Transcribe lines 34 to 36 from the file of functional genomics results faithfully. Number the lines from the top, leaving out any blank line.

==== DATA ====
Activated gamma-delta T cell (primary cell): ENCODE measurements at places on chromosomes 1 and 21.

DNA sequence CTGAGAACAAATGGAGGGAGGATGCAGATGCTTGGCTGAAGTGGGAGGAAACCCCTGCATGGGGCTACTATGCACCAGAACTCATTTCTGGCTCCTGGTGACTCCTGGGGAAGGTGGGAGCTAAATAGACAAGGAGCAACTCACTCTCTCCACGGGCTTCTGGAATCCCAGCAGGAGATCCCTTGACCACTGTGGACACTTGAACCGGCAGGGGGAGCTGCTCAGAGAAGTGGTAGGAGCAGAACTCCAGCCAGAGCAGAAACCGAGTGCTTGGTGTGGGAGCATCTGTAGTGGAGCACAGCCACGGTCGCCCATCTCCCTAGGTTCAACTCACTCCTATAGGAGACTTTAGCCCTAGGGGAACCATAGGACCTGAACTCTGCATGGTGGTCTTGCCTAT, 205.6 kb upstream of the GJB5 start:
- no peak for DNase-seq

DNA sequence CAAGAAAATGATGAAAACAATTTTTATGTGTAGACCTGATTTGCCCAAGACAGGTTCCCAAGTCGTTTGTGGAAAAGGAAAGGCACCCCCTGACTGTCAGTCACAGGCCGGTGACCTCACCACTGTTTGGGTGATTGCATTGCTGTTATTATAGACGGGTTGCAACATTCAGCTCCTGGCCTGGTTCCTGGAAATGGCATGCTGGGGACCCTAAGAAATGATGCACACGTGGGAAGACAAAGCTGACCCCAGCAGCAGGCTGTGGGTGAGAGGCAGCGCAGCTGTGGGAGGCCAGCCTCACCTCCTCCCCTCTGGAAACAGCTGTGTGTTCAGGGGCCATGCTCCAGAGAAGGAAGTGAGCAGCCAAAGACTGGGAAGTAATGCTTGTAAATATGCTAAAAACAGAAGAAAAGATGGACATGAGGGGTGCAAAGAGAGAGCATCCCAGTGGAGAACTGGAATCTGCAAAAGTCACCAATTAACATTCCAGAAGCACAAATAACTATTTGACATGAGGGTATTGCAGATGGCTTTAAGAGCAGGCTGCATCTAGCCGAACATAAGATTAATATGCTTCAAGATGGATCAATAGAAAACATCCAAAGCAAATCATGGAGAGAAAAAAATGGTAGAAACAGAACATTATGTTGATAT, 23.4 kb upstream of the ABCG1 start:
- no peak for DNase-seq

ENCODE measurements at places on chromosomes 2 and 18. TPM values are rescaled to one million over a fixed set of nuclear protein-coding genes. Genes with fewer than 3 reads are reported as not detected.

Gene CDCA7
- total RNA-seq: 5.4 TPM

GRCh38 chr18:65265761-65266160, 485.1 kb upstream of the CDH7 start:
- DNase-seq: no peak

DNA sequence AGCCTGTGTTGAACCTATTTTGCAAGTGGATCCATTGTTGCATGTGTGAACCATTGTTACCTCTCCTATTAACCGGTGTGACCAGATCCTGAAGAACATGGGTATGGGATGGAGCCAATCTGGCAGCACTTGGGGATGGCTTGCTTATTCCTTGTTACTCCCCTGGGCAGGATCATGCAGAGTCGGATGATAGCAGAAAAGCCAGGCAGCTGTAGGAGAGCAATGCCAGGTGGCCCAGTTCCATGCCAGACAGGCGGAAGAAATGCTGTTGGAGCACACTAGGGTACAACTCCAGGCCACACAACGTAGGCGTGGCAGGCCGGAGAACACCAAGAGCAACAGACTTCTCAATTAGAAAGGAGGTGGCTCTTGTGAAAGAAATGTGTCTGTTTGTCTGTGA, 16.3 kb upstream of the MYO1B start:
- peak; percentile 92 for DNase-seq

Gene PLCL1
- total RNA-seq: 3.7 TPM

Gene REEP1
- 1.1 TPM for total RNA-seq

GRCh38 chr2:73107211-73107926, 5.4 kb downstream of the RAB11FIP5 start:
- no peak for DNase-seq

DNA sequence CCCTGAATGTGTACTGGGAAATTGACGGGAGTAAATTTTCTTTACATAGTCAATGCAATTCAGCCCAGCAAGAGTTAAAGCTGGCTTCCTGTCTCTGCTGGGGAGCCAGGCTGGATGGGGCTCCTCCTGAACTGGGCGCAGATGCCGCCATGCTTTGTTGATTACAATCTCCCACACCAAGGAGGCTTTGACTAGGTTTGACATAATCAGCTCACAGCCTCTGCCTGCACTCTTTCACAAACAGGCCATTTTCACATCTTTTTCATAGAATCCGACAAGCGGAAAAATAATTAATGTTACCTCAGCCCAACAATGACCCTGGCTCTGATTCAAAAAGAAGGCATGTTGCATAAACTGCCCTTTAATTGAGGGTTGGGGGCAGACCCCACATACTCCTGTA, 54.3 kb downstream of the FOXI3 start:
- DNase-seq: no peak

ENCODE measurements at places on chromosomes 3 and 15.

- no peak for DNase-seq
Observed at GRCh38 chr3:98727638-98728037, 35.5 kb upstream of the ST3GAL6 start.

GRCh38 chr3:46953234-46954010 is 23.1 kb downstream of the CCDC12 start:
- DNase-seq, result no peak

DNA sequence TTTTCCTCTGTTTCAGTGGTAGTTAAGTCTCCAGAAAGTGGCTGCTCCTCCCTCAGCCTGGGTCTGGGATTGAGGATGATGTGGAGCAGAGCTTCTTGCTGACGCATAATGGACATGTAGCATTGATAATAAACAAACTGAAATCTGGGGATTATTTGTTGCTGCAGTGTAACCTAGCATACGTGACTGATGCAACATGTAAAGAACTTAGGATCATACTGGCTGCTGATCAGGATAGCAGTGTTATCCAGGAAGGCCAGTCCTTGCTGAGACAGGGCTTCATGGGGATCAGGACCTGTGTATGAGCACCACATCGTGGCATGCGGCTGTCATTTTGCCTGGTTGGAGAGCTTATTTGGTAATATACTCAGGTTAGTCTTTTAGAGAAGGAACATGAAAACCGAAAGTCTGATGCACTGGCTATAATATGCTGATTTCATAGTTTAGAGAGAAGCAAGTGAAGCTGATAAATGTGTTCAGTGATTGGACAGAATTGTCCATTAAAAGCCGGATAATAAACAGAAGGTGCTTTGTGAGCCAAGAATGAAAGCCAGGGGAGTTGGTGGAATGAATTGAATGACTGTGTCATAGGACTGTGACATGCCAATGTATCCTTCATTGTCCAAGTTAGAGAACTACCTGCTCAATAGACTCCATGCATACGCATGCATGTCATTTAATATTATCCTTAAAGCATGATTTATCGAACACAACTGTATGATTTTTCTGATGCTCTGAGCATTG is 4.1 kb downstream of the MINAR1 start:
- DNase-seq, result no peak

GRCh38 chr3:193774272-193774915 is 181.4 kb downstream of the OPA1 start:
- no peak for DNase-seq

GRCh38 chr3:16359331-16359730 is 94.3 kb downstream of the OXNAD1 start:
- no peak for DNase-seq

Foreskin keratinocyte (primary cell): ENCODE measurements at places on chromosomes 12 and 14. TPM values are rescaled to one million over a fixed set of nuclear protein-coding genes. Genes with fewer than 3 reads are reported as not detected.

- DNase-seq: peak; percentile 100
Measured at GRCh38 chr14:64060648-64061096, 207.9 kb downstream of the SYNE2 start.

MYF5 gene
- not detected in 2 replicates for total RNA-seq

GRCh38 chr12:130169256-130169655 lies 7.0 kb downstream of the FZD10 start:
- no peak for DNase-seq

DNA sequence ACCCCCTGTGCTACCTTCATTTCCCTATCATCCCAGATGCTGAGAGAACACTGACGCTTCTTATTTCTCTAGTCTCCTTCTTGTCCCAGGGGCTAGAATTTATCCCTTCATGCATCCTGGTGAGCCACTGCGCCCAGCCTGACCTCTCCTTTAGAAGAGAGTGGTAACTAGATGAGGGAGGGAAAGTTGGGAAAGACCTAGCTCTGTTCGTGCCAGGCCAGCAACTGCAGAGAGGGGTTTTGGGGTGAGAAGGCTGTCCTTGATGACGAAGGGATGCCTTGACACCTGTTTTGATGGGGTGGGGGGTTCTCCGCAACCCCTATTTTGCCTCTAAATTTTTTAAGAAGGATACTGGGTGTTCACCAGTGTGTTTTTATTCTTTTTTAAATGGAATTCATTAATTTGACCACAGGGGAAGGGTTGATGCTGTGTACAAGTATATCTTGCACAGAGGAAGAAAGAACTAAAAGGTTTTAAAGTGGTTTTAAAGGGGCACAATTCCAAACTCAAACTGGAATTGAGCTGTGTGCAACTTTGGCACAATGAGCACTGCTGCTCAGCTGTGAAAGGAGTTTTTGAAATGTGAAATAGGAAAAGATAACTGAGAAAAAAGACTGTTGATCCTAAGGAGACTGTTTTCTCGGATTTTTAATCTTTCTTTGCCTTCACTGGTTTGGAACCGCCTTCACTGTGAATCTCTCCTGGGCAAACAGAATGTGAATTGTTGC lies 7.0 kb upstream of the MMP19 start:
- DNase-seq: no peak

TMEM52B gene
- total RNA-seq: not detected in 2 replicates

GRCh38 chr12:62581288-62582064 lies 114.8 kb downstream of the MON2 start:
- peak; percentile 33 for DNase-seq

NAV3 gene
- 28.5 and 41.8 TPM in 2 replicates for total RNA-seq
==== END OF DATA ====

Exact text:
Measured at GRCh38 chr14:64060648-64061096, 207.9 kb downstream of the SYNE2 start.

MYF5 gene
- not detected in 2 replicates for total RNA-seq